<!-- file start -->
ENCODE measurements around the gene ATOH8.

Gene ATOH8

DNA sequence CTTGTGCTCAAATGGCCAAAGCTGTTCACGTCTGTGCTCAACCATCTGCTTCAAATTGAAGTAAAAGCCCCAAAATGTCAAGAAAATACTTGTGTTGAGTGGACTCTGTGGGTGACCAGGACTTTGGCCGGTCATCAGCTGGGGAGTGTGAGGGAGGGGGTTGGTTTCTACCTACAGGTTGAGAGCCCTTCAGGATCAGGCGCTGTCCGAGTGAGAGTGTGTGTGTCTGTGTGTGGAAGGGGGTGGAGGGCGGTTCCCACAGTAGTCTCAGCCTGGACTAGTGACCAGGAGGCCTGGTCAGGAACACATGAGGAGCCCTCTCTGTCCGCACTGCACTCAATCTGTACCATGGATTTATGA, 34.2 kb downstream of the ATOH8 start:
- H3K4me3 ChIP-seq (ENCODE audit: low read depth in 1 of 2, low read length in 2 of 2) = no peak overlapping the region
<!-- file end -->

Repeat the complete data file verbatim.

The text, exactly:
ENCODE measurements around the gene ATOH8.

Gene ATOH8

DNA sequence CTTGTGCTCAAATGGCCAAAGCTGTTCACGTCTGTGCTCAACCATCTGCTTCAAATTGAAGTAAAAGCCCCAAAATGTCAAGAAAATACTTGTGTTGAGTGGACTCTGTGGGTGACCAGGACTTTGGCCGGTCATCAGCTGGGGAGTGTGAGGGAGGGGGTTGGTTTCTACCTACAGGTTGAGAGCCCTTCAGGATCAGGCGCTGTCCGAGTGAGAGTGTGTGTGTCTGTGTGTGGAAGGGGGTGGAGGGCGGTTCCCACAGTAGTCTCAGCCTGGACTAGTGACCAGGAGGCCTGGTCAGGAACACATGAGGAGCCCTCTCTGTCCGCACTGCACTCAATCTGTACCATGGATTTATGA, 34.2 kb downstream of the ATOH8 start:
- H3K4me3 ChIP-seq (ENCODE audit: low read depth in 1 of 2, low read length in 2 of 2) = no peak overlapping the region